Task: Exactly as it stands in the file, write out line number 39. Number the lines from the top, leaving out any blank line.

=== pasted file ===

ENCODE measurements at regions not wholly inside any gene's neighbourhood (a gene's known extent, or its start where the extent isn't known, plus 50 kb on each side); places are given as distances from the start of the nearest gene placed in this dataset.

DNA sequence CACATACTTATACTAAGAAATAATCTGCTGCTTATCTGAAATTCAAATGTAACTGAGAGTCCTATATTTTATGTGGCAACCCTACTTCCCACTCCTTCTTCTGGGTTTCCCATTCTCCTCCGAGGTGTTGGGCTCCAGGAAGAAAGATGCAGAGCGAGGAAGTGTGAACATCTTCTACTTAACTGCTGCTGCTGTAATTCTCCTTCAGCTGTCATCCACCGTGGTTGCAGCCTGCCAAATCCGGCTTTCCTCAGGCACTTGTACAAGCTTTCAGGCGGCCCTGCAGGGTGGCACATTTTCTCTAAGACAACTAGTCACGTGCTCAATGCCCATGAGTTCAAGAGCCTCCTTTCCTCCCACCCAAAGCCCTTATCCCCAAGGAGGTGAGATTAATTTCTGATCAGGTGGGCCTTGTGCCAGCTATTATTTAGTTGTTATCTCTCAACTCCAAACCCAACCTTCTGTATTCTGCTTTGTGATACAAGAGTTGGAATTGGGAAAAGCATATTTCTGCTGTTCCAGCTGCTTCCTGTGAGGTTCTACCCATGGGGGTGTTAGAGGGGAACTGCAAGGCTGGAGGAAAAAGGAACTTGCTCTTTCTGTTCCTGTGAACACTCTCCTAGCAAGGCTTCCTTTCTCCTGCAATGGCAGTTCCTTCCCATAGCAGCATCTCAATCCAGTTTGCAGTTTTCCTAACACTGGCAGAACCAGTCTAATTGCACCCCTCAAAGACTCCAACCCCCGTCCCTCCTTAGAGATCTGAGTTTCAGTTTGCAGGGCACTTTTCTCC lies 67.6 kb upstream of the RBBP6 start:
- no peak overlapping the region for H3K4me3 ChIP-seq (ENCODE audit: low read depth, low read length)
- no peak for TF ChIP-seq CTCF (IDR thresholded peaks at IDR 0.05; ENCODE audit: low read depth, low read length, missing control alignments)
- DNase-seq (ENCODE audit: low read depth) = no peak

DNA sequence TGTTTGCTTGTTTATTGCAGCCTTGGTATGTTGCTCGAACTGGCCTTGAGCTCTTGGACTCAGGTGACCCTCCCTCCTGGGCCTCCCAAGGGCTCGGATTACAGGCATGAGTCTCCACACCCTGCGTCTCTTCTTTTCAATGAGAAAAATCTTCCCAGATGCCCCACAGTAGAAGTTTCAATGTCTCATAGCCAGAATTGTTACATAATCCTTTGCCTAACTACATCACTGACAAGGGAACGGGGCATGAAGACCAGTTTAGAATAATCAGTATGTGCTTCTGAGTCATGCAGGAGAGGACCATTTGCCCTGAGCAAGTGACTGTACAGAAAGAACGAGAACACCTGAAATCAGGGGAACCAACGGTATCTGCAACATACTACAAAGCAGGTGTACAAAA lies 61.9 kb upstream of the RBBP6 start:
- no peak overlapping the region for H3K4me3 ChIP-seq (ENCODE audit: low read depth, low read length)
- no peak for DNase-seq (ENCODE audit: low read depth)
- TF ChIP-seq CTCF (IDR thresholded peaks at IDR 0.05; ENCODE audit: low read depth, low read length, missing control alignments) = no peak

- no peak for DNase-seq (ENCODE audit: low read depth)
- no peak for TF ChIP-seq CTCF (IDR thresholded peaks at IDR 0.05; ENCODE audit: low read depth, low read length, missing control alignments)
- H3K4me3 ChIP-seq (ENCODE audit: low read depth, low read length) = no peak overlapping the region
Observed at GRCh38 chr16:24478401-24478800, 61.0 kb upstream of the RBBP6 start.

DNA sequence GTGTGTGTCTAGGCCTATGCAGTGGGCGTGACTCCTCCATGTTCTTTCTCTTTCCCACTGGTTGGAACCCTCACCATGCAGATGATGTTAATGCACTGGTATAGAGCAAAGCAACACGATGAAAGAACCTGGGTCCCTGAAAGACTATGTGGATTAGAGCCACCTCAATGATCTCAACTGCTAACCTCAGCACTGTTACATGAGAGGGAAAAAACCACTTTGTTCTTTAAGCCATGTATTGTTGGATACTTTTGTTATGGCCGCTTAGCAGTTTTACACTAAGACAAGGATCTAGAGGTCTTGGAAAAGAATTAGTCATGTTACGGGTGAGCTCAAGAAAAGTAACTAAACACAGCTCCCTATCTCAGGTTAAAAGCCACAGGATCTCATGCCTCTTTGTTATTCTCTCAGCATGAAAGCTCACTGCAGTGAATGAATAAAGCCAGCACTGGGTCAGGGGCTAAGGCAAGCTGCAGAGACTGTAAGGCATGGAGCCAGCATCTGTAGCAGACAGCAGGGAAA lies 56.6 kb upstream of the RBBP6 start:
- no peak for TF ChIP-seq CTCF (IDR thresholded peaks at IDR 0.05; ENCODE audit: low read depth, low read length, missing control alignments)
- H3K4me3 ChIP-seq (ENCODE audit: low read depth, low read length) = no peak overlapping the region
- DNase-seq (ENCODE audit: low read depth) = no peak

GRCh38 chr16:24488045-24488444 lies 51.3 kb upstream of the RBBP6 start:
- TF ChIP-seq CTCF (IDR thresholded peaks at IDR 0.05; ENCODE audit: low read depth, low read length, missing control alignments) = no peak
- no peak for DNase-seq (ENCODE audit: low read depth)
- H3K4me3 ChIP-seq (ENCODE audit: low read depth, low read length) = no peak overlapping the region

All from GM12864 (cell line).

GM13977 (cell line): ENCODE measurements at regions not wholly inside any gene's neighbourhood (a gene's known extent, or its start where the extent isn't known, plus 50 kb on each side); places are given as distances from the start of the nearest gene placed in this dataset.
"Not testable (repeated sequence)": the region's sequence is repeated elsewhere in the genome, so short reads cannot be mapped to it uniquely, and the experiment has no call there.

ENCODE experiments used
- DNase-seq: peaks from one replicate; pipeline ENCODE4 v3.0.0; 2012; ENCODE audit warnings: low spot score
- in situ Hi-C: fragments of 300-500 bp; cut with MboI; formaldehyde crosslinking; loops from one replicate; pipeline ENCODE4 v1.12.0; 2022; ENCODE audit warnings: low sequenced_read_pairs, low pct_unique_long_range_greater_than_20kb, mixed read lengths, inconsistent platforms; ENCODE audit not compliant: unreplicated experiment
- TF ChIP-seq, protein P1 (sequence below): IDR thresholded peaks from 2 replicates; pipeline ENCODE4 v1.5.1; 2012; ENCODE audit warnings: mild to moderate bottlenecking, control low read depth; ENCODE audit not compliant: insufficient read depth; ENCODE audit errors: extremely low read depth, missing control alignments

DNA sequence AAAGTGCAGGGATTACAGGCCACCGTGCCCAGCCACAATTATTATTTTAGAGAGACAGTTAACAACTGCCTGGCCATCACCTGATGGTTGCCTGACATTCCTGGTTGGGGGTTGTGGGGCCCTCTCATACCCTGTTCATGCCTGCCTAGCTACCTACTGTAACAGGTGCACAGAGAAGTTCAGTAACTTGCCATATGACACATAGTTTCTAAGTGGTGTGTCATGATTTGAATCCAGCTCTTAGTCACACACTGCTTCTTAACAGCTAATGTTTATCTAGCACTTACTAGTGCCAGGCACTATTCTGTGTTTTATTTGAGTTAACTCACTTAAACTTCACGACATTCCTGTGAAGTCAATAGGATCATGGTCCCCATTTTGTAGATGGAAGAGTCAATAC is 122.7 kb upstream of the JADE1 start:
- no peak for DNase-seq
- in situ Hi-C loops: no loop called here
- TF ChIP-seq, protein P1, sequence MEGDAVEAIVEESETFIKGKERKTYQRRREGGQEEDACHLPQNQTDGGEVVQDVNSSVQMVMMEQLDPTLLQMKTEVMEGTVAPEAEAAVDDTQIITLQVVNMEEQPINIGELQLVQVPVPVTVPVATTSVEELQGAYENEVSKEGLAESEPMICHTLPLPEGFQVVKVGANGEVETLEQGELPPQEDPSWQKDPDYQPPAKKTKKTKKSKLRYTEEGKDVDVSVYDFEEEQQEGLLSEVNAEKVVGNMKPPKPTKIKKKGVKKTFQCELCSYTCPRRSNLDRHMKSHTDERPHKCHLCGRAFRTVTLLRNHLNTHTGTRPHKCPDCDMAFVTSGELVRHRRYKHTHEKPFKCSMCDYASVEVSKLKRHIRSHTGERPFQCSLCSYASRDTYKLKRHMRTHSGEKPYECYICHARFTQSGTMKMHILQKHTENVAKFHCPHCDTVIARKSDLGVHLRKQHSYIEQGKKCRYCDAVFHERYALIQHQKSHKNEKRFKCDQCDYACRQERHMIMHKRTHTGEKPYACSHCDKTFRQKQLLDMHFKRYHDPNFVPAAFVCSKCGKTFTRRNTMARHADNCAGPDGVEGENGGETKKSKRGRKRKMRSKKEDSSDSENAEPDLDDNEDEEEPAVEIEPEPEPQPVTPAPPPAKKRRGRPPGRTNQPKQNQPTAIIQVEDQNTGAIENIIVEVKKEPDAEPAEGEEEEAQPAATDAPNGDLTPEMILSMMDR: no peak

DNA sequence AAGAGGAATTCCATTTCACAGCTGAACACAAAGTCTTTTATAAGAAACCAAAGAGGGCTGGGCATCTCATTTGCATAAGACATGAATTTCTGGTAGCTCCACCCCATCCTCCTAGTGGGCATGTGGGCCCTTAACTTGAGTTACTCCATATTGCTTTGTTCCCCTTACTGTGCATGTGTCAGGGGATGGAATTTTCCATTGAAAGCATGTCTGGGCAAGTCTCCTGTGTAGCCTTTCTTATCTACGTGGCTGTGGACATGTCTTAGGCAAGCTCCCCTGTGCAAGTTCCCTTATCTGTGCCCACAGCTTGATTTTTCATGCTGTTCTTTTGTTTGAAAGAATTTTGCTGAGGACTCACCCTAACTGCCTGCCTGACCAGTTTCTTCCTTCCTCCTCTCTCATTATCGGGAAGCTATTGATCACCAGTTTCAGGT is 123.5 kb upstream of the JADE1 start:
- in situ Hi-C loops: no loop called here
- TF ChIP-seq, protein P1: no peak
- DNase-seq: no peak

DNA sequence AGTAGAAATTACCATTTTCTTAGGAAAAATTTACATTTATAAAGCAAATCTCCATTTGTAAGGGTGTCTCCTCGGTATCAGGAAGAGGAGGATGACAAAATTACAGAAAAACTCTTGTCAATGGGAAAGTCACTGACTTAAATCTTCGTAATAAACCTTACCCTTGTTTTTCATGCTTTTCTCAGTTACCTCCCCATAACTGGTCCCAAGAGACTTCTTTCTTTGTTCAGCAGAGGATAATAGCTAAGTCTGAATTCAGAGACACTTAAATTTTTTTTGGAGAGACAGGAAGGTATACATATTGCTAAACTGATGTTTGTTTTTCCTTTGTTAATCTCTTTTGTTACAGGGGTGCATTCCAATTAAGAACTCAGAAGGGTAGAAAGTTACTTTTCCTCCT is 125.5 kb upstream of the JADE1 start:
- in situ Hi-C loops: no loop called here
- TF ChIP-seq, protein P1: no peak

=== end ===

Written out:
- TF ChIP-seq, protein P1: no peak